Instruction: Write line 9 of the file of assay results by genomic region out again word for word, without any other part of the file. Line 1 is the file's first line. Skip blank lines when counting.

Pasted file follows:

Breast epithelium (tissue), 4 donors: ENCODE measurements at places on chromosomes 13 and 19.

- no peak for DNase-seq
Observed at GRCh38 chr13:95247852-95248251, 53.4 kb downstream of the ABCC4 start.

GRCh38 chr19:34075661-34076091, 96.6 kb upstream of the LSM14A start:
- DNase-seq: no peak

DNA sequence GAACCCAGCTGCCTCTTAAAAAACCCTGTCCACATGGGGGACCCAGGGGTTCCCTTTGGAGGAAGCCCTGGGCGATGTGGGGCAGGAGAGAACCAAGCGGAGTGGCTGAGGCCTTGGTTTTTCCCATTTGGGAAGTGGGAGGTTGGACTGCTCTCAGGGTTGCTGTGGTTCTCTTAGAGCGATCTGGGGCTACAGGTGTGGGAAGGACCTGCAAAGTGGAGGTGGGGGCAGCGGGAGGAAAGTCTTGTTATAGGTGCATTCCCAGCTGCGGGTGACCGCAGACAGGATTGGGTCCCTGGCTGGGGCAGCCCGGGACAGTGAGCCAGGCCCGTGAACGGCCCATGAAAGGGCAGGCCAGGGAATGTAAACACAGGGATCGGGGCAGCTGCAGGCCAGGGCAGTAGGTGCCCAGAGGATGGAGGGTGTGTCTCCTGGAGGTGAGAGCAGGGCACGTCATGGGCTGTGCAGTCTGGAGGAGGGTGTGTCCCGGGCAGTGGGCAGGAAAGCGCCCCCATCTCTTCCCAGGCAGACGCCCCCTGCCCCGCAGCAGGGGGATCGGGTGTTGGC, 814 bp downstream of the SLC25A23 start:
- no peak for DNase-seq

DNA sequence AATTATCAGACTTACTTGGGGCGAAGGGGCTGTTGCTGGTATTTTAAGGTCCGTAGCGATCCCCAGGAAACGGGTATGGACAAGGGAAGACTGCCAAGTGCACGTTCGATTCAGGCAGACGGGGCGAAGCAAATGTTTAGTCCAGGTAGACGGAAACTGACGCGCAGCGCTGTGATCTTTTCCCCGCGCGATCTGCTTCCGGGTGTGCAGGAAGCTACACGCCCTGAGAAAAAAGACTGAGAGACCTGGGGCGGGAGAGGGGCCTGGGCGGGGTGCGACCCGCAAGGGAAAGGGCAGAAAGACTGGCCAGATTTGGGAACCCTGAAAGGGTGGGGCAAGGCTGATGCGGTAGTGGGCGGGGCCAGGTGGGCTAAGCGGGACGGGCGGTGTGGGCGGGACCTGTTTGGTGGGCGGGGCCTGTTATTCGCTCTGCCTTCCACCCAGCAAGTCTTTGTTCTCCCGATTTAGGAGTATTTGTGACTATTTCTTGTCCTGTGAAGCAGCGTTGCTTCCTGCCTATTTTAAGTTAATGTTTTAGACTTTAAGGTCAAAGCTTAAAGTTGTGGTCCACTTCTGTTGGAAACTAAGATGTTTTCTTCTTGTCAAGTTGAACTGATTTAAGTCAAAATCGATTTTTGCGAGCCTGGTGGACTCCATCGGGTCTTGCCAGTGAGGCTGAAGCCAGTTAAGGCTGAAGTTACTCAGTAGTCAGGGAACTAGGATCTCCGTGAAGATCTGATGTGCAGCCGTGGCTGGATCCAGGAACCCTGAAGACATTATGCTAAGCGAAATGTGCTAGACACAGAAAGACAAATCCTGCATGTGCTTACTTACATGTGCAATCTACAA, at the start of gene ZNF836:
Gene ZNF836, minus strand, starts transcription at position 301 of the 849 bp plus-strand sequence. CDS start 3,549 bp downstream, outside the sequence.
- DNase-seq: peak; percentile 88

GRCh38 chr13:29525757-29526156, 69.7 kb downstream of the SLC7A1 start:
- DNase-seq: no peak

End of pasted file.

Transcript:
Gene ZNF836, minus strand, starts transcription at position 301 of the 849 bp plus-strand sequence. CDS start 3,549 bp downstream, outside the sequence.